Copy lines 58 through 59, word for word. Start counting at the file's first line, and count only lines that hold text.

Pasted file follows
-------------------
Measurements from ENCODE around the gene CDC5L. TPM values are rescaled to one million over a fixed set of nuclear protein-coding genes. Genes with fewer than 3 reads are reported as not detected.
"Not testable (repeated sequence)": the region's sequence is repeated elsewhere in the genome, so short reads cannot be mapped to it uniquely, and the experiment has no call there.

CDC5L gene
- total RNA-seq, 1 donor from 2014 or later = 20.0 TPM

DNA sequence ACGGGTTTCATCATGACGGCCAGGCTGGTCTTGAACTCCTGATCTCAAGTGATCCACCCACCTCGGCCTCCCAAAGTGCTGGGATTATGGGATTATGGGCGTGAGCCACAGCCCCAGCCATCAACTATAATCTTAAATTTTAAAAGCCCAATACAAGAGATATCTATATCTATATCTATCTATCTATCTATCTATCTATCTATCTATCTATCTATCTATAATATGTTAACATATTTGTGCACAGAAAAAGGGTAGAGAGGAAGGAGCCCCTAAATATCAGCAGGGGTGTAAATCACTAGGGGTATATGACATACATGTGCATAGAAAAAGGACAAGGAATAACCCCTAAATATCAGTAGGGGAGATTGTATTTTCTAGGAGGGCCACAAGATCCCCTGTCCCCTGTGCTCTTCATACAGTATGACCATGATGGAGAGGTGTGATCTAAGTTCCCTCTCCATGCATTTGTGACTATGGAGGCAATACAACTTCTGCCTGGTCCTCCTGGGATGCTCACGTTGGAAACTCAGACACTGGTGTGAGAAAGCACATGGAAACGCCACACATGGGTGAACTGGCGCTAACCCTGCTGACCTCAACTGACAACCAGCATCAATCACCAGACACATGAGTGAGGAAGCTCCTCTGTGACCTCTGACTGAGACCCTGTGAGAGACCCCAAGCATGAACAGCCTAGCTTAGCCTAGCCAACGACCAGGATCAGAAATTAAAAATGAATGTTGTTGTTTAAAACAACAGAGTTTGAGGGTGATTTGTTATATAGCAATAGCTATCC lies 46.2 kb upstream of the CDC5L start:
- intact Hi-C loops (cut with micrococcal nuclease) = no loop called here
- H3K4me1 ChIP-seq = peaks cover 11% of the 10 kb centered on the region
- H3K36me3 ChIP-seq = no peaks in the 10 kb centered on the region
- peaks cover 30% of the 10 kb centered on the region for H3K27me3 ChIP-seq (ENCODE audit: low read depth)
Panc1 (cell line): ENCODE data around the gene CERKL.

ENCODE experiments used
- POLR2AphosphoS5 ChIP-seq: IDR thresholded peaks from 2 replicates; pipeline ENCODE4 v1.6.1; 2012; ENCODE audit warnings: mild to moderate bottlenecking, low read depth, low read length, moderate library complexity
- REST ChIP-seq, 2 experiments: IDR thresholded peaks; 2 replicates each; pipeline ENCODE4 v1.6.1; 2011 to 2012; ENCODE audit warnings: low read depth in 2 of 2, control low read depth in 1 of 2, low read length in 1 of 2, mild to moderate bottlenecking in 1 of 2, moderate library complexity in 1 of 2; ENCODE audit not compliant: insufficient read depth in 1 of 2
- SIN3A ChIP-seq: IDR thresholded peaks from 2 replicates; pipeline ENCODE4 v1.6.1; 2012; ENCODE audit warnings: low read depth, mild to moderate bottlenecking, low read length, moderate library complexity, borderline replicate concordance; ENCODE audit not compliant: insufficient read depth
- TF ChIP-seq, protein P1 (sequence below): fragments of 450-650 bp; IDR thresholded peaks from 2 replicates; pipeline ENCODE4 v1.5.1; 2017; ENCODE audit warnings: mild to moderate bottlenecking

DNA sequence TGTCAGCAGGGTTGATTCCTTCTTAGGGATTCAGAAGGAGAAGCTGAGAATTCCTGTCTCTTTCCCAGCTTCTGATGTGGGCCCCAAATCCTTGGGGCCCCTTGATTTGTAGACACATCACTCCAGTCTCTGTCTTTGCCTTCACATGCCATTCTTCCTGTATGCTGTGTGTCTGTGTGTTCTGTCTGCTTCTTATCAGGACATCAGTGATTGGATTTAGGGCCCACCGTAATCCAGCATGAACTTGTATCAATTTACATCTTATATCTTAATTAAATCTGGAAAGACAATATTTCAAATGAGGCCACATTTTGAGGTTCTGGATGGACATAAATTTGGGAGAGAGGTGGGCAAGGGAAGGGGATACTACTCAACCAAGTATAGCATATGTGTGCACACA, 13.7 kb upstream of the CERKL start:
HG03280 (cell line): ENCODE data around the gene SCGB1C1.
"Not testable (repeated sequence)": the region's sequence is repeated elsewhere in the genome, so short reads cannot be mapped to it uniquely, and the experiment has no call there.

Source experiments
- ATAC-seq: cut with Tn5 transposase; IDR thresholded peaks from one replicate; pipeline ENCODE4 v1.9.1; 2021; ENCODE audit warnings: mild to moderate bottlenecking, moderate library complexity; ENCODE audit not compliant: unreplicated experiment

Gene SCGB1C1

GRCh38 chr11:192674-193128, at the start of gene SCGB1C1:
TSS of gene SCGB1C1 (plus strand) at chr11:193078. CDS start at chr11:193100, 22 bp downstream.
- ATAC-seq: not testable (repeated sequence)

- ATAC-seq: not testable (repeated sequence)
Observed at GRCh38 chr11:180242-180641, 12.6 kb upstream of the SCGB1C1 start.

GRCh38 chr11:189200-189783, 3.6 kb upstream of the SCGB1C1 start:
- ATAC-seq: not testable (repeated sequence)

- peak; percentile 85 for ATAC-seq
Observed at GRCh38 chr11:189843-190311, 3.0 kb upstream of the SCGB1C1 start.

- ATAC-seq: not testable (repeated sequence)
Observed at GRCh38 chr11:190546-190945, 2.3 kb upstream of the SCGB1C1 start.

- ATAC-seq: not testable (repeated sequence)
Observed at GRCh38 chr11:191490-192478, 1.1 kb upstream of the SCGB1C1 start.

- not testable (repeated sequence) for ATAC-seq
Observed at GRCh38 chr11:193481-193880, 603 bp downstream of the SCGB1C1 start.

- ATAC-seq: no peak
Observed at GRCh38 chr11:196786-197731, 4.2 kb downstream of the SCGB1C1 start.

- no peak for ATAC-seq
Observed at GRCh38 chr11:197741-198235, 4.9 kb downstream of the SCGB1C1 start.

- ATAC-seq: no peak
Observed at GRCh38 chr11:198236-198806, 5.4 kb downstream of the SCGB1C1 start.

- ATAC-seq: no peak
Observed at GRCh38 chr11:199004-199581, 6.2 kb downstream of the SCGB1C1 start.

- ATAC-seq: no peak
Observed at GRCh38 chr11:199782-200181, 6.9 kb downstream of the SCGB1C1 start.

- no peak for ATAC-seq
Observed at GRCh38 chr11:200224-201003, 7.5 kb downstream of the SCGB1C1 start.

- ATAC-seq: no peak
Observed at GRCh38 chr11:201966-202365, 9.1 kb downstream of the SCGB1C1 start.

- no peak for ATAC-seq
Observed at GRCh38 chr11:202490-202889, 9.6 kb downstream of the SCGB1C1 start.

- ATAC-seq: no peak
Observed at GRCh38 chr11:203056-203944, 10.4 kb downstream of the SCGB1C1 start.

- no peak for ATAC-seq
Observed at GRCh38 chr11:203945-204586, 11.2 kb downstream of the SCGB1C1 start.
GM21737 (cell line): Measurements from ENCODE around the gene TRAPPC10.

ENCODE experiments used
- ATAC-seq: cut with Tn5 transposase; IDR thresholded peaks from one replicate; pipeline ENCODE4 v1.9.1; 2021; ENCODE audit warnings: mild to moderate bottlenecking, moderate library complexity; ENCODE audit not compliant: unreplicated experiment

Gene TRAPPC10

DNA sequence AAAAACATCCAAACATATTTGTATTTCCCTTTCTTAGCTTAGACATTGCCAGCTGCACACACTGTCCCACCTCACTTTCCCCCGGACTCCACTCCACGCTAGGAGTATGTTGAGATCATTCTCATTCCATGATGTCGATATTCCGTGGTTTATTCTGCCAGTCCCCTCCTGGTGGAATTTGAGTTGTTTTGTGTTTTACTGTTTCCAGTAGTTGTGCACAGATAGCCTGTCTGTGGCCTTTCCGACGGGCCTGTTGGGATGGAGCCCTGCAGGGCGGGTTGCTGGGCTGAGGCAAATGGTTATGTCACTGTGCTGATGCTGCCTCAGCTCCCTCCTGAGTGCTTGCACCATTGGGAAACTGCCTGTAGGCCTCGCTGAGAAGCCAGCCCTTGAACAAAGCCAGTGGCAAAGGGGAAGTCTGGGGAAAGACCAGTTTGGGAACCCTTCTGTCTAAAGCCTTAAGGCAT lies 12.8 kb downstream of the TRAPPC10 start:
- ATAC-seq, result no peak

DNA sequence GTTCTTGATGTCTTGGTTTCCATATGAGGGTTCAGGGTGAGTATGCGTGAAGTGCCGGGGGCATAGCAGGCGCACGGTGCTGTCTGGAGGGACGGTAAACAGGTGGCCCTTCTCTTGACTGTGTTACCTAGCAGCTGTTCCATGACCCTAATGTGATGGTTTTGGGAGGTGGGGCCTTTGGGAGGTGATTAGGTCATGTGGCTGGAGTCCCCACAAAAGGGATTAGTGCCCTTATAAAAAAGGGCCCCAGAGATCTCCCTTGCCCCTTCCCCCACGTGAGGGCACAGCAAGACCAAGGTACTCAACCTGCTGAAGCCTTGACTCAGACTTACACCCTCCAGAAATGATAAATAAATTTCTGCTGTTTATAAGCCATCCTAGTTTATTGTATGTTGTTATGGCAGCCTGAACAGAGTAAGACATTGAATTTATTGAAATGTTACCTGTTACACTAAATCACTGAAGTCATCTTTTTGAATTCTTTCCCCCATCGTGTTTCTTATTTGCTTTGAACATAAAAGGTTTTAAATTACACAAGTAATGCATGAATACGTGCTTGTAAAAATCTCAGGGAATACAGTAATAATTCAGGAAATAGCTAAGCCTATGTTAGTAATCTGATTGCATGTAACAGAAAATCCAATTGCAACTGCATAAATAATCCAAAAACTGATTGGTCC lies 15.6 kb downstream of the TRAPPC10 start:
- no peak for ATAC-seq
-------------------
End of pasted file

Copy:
ENCODE experiments used
- ATAC-seq: cut with Tn5 transposase; IDR thresholded peaks from one replicate; pipeline ENCODE4 v1.9.1; 2021; ENCODE audit warnings: mild to moderate bottlenecking, moderate library complexity; ENCODE audit not compliant: unreplicated experiment